Even though the trout bite is often hot in November and fish are known for being aggressive, baitfish aren’t exactly speed racers, what with the water cooling. Most everything is moving more slowly, and the baitfish are not any different. If anglers intend on catching plenty of fish, the lure’s speed should be adjusted to accommodate the trout’s expectations.
“What you think is slow, slow down some more,” says Stewart said.
Speckled trout are inherently lazy and will not travel too far to eat. They like their food to be slow swimmers and close by. On the other hand, they are looking to fill up as fast as possible as winter approaches. Specks are also noted as reaction feeders, so a slow presentation with a few erratic movements is a natural one.
Also, unique colors, sounds and shapes will grab a fish’s attention. Lures come in a wide range of color combinations, and most of them look very unnatural. In fact, most of the best trout colors are bright and gaudy. For Stewart, it is the color and sounds that gets the fish’s attention, and the profile of the lure that confirms it is something worth eating.
“Bright colors and rattles inside the lure draw attention to the bait, and the profile seals the deal,” he said.
HOW TO GET THERE/WHEN TO GO — Boat ramps that offer access the Neuse and Pamlico rivers and the Pamlico Sound are scattered throughout the region. The best resource is: www.ncwildlife.org/Boating_Waterways/Boating_Maps_Locations.htm. The mouth of the Neuse is most-easily accessed from Oriental’s Green Creek Landing; the Pamlico River from public ramps at South Creek and Smith Creek in Aurora, and Blounts Creek on the south side of the river and Bath Creek in Bath. The best speckled trout fishing will begin when the water temperature falls into the low 60s — usually from mid-October through December, with November the peak. Look for creeks that have 6 to 15 feet of water in their channels.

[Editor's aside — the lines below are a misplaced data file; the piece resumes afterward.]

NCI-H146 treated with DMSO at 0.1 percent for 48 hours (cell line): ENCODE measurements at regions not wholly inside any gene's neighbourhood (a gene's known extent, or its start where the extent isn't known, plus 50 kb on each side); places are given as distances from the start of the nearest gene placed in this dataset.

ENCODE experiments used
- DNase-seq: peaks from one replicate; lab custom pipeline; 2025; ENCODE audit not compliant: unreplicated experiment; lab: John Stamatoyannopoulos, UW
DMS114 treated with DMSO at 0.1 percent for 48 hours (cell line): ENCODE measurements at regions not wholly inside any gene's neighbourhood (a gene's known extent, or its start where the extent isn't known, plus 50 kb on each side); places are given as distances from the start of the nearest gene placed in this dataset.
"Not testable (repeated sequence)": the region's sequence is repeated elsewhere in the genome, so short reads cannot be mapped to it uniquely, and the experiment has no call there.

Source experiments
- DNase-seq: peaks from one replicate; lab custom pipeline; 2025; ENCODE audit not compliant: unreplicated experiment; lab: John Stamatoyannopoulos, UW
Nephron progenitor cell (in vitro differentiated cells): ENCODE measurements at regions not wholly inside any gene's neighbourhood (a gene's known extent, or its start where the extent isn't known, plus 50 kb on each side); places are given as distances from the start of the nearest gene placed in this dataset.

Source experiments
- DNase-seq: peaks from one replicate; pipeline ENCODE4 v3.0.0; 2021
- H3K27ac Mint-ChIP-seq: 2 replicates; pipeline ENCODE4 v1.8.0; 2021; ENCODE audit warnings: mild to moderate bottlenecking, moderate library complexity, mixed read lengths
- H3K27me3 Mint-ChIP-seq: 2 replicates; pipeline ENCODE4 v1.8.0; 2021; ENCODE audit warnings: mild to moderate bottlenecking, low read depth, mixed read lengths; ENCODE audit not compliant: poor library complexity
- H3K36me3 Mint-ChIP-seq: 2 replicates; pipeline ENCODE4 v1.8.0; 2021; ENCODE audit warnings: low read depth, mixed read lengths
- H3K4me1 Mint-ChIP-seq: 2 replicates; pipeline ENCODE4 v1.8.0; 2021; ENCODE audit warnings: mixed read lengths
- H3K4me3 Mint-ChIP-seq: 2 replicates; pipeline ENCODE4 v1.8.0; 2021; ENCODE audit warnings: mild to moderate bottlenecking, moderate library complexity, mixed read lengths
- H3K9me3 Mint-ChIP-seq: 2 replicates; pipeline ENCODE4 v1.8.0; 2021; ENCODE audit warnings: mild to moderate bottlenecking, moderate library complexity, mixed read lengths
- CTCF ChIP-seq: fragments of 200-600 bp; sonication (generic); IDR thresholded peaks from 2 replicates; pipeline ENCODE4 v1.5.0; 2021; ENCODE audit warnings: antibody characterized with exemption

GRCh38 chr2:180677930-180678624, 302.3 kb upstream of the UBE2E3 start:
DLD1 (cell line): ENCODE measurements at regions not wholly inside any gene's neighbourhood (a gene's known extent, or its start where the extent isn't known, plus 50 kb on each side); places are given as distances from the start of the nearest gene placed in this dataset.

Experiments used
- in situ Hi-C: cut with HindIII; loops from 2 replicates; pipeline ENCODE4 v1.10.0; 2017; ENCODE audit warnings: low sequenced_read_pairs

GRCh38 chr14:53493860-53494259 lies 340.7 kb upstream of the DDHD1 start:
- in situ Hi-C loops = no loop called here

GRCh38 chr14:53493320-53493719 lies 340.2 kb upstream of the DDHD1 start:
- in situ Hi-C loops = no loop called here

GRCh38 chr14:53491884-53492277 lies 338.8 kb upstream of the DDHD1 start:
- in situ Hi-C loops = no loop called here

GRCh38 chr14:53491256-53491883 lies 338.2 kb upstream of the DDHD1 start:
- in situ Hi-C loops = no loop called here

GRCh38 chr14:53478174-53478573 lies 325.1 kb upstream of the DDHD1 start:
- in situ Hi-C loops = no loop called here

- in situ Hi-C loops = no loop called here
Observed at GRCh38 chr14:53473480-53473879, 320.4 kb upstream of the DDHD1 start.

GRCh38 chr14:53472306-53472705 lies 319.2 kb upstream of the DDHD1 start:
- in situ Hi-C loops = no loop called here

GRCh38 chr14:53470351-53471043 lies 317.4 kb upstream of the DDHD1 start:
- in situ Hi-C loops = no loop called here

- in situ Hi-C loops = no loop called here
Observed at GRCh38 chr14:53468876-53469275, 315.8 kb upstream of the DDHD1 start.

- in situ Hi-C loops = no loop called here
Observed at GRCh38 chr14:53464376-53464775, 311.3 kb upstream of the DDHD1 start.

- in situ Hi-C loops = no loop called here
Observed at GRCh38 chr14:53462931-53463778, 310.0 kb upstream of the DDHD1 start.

BEST LURES/TECHNIQUES — Both hard- and soft-plastic lures are effective in the fall, with artificial shrimp a good option any time of year. During warmer periods of the fall, trout will sometimes move out of the deep channels and feed on shallower shoals. In shallow water, everything from shallow-running crankbaits to jerk shad, swimbaits, and artificial shrimp will trigger a bite. When the water is cold, fish will hold in deeper water, and deeper-running lures are preferred such as grubs, swimbaits and free-lined artificial shrimp. Fish all baits slowly. Lures should be slowly near the bottom. Soft-plastic baits should be fished on 1/16- to 1/8-ounce jigheads. A variety of color schemes can be used. A twitch-and-pause retrieve is recommended.
TACKLE/GEAR — Medium- to medium-light spinning outfits are recommended for casting making long casts with light lures. Spinning outfits spooled with 8- to 10-pound braid is the choice, with 2 to 3 feet of 10- to 12-pound fluorocarbon leader. long distances. Eight to 10 pound braided line is still preferred as the parent line choice with two to three foot of 10 to 12 pound fluorocarbon leader attached to the terminal end to the lures or baits. Rods in 6 1/2- to 7-foot lengths are needed for long casts.
FISHING INFO/GUIDES — Capt. Dave Stewart, Knee Deep Custom Charters, 252-249-1786, www.pamlicotackle.com; Capt. Mitchell Blake, Fish IBX Charters, 252-495-1803, www.fishibx.com; Minnesott Beach Bait and Tackle, 252-249-1786. See also Guides and Charters in Classifeds.
ACCOMMODATIONS — Oriental Tourism Website, www.visitoriental.com; Inner Banks of NC, www.visitwashingtonnc.com; Terri McManus Vacation Rentals, www.vrbo.com/245297 and www.vrbo.com/359773; North Carolina Travel and Tourism, www.visitnc.com.
MAPS — Capt. Segull’s Nautical Charts, 888-473-4855, www.captainsegullcharts.com; N.C.’s Coastal Boating Guide, www.ncwildlife.org/Boating_Waterways/documents/NCCoastaBoatingGuideMap.pdf; GMCO’s Chartbook of North Carolina, 888-420-6277, www.gmcomaps.com.